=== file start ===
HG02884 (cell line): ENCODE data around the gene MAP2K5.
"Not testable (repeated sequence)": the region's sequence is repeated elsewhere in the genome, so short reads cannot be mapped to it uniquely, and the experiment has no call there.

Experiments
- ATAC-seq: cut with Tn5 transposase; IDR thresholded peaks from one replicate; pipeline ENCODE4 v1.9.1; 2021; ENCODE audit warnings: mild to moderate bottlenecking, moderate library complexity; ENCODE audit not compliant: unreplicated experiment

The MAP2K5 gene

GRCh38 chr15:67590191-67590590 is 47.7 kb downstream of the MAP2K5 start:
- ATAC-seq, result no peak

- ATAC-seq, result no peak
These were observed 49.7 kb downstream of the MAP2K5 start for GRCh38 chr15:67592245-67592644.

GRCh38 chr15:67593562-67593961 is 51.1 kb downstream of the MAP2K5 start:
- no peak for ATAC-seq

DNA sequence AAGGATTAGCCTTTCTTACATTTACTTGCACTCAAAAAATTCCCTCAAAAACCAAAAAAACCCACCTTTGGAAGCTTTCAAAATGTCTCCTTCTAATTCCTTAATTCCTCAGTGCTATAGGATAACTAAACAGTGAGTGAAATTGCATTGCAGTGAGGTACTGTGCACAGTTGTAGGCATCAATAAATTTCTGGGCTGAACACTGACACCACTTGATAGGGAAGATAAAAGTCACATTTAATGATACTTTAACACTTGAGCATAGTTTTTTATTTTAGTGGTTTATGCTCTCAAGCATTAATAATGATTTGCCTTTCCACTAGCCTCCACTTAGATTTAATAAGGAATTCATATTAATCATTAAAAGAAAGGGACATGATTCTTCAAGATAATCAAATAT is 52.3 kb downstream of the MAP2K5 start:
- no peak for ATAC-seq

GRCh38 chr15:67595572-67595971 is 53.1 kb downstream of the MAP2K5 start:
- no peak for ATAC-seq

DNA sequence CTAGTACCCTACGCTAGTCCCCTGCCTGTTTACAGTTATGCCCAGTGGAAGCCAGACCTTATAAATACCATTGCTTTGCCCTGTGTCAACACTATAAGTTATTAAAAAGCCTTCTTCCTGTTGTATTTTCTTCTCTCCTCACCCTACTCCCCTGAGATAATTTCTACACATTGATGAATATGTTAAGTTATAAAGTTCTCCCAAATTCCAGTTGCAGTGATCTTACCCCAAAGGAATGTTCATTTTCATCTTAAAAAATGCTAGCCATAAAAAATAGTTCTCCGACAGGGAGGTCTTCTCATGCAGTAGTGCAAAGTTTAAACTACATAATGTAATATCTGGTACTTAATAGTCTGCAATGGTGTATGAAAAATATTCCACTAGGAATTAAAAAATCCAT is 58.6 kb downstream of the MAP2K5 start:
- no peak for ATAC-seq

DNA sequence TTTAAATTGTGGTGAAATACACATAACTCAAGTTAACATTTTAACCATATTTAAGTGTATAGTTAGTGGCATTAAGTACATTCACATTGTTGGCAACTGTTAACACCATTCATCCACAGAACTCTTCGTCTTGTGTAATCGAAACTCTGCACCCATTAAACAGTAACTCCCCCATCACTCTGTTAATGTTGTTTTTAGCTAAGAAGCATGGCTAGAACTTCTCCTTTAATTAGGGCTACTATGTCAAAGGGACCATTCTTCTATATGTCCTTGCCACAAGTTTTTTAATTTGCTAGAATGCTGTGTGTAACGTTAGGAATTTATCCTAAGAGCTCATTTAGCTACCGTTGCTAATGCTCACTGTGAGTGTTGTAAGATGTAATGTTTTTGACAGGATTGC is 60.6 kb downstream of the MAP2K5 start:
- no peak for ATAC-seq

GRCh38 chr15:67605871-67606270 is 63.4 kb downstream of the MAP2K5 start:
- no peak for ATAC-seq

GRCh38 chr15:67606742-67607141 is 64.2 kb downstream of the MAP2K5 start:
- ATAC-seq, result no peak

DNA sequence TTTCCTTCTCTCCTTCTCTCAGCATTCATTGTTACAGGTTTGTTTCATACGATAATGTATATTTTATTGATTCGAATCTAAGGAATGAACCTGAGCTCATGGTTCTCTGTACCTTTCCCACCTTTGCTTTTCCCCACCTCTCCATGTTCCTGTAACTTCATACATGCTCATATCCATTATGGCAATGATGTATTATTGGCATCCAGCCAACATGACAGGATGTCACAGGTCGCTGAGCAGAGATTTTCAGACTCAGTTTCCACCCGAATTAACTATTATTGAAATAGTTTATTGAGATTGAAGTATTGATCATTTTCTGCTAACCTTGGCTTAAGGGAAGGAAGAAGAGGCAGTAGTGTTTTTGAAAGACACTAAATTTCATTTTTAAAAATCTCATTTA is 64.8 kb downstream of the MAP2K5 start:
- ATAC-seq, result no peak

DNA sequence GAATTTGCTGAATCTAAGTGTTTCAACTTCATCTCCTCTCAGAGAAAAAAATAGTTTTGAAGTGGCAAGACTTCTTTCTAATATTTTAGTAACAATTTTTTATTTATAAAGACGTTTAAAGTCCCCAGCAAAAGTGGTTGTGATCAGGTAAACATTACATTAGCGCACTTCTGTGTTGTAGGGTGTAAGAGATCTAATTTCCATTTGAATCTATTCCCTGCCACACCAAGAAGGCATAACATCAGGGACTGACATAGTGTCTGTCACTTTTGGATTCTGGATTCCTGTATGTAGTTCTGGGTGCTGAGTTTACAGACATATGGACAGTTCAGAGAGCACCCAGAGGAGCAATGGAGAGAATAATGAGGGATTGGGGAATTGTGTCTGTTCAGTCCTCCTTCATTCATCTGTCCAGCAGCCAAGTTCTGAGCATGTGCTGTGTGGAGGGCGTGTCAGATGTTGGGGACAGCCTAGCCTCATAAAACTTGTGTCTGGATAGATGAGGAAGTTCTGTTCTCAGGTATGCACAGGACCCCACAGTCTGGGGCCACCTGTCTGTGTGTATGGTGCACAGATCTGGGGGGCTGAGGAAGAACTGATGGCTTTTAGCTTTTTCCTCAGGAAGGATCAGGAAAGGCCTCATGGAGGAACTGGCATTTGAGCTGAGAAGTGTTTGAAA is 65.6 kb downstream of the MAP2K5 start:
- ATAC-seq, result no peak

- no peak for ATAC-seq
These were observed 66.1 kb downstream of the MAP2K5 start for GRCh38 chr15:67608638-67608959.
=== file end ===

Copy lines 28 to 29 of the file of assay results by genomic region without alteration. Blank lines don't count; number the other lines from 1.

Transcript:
- no peak for ATAC-seq
These were observed 66.1 kb downstream of the MAP2K5 start for GRCh38 chr15:67608638-67608959.